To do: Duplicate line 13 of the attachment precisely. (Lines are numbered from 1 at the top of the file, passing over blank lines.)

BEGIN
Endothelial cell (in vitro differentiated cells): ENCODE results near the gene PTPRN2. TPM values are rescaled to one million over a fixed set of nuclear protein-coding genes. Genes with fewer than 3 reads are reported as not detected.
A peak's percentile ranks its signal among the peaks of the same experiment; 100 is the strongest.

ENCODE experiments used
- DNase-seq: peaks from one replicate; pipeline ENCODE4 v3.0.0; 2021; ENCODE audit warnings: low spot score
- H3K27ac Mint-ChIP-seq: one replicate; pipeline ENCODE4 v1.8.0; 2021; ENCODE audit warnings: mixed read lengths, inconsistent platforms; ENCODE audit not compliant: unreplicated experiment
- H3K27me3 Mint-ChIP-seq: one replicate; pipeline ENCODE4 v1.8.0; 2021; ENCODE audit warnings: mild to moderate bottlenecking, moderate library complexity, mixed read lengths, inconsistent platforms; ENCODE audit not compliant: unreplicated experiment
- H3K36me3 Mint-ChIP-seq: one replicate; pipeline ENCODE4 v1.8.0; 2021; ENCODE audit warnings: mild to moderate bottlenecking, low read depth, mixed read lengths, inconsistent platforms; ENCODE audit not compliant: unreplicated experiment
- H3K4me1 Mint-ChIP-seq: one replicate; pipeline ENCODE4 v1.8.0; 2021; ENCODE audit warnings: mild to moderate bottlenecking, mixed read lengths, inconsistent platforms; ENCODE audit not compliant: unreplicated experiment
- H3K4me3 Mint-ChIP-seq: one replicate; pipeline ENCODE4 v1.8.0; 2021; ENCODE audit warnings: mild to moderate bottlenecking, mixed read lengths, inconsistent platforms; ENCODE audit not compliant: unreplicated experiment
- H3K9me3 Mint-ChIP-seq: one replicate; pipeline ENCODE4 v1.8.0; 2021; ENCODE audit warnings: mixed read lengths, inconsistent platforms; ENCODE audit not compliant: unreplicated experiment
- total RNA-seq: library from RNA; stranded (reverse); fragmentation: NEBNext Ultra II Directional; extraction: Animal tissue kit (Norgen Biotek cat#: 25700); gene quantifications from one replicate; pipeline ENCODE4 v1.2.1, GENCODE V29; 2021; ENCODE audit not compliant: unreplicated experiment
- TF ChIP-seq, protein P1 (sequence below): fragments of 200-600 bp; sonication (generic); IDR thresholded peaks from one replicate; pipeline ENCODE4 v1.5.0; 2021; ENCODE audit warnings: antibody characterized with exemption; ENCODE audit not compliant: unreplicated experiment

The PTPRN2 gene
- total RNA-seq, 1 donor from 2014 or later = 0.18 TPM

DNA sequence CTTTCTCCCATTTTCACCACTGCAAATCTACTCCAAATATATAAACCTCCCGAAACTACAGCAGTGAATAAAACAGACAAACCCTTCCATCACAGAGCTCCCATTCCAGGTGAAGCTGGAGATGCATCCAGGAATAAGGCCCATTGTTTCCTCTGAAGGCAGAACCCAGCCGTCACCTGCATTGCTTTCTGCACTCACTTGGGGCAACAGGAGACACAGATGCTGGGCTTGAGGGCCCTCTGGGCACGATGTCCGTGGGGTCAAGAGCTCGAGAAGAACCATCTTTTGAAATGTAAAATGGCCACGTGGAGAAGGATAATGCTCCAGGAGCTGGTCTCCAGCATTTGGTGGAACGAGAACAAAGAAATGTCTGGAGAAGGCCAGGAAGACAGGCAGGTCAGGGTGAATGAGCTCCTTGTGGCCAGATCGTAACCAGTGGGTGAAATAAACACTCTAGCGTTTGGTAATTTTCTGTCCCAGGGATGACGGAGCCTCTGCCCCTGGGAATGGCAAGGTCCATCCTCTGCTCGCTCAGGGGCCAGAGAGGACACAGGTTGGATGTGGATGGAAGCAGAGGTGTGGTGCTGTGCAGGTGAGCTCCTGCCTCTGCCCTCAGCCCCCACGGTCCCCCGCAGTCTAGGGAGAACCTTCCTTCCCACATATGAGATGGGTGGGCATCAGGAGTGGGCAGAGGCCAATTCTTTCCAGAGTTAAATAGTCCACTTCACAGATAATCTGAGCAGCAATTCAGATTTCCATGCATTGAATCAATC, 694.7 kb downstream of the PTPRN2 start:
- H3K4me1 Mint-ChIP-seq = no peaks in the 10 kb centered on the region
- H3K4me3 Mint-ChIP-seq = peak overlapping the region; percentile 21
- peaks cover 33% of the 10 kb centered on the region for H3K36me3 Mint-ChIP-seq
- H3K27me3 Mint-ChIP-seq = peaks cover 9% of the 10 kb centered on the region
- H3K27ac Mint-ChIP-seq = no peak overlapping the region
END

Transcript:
The PTPRN2 gene